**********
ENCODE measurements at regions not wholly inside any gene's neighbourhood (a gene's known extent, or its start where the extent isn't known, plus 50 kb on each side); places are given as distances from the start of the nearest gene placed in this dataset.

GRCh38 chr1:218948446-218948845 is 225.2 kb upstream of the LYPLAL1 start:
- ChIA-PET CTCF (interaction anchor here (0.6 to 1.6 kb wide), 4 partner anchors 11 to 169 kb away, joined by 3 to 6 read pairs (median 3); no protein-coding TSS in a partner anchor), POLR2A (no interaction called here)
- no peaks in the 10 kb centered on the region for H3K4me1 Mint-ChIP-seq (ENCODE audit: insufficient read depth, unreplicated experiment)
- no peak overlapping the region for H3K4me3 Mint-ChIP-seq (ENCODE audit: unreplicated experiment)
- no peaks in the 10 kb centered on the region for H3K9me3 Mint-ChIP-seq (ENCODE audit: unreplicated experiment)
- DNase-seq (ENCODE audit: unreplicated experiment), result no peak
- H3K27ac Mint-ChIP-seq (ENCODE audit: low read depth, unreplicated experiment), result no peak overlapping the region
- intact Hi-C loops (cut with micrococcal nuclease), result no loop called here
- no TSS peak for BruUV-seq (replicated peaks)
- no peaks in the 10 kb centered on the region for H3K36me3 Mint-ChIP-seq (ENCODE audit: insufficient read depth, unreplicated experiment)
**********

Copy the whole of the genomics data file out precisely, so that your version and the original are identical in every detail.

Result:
ENCODE measurements at regions not wholly inside any gene's neighbourhood (a gene's known extent, or its start where the extent isn't known, plus 50 kb on each side); places are given as distances from the start of the nearest gene placed in this dataset.

GRCh38 chr1:218948446-218948845 is 225.2 kb upstream of the LYPLAL1 start:
- ChIA-PET CTCF (interaction anchor here (0.6 to 1.6 kb wide), 4 partner anchors 11 to 169 kb away, joined by 3 to 6 read pairs (median 3); no protein-coding TSS in a partner anchor), POLR2A (no interaction called here)
- no peaks in the 10 kb centered on the region for H3K4me1 Mint-ChIP-seq (ENCODE audit: insufficient read depth, unreplicated experiment)
- no peak overlapping the region for H3K4me3 Mint-ChIP-seq (ENCODE audit: unreplicated experiment)
- no peaks in the 10 kb centered on the region for H3K9me3 Mint-ChIP-seq (ENCODE audit: unreplicated experiment)
- DNase-seq (ENCODE audit: unreplicated experiment), result no peak
- H3K27ac Mint-ChIP-seq (ENCODE audit: low read depth, unreplicated experiment), result no peak overlapping the region
- intact Hi-C loops (cut with micrococcal nuclease), result no loop called here
- no TSS peak for BruUV-seq (replicated peaks)
- no peaks in the 10 kb centered on the region for H3K36me3 Mint-ChIP-seq (ENCODE audit: insufficient read depth, unreplicated experiment)